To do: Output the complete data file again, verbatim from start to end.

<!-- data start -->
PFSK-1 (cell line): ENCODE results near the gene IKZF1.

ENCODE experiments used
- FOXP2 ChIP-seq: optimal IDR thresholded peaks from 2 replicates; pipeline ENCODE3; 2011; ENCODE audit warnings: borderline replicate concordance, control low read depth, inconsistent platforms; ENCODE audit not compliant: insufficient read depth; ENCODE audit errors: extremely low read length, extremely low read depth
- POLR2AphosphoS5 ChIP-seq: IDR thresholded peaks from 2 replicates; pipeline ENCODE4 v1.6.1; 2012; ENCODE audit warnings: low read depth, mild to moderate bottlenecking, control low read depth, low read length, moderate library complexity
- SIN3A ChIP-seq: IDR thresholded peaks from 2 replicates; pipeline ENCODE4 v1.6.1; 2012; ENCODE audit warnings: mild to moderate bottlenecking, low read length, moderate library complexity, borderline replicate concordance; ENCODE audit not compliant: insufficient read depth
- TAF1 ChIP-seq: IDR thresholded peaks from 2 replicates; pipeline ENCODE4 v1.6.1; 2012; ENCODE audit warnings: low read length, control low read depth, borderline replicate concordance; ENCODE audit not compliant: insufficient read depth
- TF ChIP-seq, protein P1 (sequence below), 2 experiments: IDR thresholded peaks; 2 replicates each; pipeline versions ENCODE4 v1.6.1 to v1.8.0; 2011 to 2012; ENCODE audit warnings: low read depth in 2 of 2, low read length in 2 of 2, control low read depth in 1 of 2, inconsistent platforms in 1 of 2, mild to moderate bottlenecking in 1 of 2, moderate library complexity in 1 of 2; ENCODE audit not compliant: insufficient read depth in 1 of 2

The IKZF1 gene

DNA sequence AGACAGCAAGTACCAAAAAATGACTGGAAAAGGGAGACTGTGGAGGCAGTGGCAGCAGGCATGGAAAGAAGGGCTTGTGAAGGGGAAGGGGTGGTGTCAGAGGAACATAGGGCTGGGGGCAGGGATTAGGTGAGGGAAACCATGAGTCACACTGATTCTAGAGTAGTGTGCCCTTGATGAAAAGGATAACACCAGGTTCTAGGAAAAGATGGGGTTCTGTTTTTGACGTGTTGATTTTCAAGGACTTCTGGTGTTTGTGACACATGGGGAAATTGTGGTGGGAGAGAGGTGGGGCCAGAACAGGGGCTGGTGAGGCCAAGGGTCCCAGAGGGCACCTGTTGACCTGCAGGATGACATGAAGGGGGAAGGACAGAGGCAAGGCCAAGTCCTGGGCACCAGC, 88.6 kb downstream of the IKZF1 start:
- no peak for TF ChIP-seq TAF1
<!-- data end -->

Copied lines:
PFSK-1 (cell line): ENCODE results near the gene IKZF1.

ENCODE experiments used
- FOXP2 ChIP-seq: optimal IDR thresholded peaks from 2 replicates; pipeline ENCODE3; 2011; ENCODE audit warnings: borderline replicate concordance, control low read depth, inconsistent platforms; ENCODE audit not compliant: insufficient read depth; ENCODE audit errors: extremely low read length, extremely low read depth
- POLR2AphosphoS5 ChIP-seq: IDR thresholded peaks from 2 replicates; pipeline ENCODE4 v1.6.1; 2012; ENCODE audit warnings: low read depth, mild to moderate bottlenecking, control low read depth, low read length, moderate library complexity
- SIN3A ChIP-seq: IDR thresholded peaks from 2 replicates; pipeline ENCODE4 v1.6.1; 2012; ENCODE audit warnings: mild to moderate bottlenecking, low read length, moderate library complexity, borderline replicate concordance; ENCODE audit not compliant: insufficient read depth
- TAF1 ChIP-seq: IDR thresholded peaks from 2 replicates; pipeline ENCODE4 v1.6.1; 2012; ENCODE audit warnings: low read length, control low read depth, borderline replicate concordance; ENCODE audit not compliant: insufficient read depth
- TF ChIP-seq, protein P1 (sequence below), 2 experiments: IDR thresholded peaks; 2 replicates each; pipeline versions ENCODE4 v1.6.1 to v1.8.0; 2011 to 2012; ENCODE audit warnings: low read depth in 2 of 2, low read length in 2 of 2, control low read depth in 1 of 2, inconsistent platforms in 1 of 2, mild to moderate bottlenecking in 1 of 2, moderate library complexity in 1 of 2; ENCODE audit not compliant: insufficient read depth in 1 of 2

The IKZF1 gene

DNA sequence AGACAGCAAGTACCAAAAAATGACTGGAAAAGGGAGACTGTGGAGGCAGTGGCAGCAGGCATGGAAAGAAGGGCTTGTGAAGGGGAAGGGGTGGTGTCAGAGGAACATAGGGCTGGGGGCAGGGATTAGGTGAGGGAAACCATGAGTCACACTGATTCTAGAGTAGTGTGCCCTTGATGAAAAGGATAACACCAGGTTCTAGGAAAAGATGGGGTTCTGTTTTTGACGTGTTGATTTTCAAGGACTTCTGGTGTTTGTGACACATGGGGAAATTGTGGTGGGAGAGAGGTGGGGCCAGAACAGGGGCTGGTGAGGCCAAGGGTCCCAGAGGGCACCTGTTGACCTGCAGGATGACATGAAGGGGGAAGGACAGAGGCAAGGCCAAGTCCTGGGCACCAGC, 88.6 kb downstream of the IKZF1 start:
- no peak for TF ChIP-seq TAF1